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The Antarctic Circumpolar Current as a dispersive agent in the Southern Ocean: evidence from bivalves
Güller, M.; Puccinelli, E.; Zelaya, D.G. (2020). The Antarctic Circumpolar Current as a dispersive agent in the Southern Ocean: evidence from bivalves. Mar. Biol. (Berl.) 167(10): 143.
In: Marine Biology. Springer: Heidelberg; Berlin. ISSN 0025-3162; e-ISSN 1432-1793, more
Peer reviewed article  

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  • Güller, M.
  • Puccinelli, E.
  • Zelaya, D.G.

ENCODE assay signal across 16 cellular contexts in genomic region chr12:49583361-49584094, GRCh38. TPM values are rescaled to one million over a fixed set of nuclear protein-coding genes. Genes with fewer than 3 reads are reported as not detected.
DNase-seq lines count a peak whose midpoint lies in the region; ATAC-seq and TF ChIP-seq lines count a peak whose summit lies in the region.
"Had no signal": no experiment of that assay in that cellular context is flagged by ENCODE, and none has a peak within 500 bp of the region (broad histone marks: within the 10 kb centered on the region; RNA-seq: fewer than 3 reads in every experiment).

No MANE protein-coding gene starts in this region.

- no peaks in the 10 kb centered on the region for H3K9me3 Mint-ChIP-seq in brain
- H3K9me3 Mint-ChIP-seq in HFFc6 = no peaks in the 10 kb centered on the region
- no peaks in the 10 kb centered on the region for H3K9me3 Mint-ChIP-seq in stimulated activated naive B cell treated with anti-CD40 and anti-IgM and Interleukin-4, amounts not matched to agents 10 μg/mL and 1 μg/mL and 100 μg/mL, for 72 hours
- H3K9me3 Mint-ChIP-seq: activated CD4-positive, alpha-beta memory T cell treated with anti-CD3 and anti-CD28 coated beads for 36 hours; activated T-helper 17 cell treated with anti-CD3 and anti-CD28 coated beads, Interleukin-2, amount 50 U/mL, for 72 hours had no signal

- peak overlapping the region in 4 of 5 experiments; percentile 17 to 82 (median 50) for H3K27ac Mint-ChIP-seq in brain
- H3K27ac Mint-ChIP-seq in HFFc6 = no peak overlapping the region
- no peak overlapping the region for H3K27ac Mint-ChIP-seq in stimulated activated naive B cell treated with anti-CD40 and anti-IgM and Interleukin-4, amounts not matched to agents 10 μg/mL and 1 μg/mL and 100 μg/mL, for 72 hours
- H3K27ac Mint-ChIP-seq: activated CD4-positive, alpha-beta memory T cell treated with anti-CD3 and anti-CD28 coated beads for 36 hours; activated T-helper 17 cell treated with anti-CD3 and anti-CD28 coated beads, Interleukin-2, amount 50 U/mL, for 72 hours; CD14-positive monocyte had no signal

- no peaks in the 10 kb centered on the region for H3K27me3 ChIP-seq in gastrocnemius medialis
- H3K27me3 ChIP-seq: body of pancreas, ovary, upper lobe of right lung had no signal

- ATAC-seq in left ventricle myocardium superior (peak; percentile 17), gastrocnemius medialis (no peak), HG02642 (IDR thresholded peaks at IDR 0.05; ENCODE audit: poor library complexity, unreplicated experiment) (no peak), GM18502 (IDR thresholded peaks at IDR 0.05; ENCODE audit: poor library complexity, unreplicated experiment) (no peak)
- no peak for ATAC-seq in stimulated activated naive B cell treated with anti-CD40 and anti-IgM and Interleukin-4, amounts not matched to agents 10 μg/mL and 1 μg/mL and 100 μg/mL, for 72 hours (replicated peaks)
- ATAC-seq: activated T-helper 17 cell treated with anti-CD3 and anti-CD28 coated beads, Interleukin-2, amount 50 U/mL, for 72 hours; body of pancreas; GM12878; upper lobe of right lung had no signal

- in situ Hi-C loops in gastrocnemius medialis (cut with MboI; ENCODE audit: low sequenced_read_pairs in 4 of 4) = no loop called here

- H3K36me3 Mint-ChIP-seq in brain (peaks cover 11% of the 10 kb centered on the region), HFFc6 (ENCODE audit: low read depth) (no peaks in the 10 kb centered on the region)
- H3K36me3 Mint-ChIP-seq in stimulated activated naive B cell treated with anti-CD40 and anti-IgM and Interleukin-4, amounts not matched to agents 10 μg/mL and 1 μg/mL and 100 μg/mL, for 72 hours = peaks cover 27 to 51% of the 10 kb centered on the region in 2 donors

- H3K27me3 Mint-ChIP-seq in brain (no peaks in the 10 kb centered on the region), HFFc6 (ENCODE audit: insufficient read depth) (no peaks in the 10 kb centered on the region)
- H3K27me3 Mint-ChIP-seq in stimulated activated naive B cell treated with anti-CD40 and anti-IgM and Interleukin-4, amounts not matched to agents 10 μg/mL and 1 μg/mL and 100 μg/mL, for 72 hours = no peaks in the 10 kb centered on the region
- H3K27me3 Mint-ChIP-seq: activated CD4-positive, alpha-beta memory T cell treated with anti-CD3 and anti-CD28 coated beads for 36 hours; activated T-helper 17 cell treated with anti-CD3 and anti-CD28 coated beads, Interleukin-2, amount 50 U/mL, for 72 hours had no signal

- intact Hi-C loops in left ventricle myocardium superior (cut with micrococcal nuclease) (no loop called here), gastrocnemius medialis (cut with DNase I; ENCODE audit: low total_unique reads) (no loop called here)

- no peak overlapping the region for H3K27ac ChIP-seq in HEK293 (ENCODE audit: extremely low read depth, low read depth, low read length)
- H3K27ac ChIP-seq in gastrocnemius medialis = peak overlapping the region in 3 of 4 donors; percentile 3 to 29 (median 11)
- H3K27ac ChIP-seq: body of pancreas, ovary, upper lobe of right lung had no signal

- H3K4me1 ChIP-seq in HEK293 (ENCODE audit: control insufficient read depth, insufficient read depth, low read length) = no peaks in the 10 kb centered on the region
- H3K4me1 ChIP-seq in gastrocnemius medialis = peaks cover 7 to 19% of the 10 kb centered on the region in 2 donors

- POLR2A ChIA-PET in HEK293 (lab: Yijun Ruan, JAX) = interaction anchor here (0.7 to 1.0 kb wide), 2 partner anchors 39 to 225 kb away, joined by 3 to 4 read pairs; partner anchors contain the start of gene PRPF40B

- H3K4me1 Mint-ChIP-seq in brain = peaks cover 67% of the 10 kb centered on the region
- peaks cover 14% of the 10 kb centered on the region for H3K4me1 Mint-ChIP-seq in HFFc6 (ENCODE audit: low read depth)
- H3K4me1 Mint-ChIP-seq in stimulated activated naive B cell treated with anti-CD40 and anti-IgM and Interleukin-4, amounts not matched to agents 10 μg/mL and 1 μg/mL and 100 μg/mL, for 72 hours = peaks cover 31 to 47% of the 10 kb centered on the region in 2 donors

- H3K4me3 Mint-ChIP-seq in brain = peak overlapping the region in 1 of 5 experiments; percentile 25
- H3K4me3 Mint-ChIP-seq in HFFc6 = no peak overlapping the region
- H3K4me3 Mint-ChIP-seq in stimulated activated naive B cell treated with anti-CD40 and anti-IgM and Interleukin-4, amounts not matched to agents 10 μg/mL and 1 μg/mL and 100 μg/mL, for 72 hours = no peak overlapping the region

Over the past decades, several studies have revealed that the traditional view of the Antarctic Circumpolar Current (ACC) as an agent for species dispersal in the Southern Ocean is not applicable to all taxa. Some species are actually circum-Antarctically or circum-sub-Antarctically distributed, but some other species actually comprise species’ complexes, with cryptic taxa occurring at different areas. However, to date, few of the invertebrate species formerly reported as widespread in the Southern Ocean have been re-analyzed using genetic techniques. This study examined whether two geographically distant areas of the sub-Antarctic region under the influence of the ACC, the Southern tip of South America (SSA) and the Prince Edward Islands (PEI), share some marine invertebrate species. For that, members of two genera of bivalves, Gaimardia and Hiatella, were selected. As part of this study, we found extremely low genetic differentiation between specimens from SSA and PEI. In addition, shared haplotypes were found between these two areas. Our results confirm that Gaimardia trapesina and one same species of Hiatella (“Hiatella O”) are present in both areas. Given that these two species are found on macroalgae, natural rafts appear as the most plausible means of dispersal of juveniles and adults, although in the case of Hiatella O, additional larval dispersion cannot be discarded. In any of these cases, dispersion should be facilitated (or even determined) by the ACC. Thus, this study provides new evidence in favour of considering the ACC as an effective dispersive agent in the Southern Ocean.

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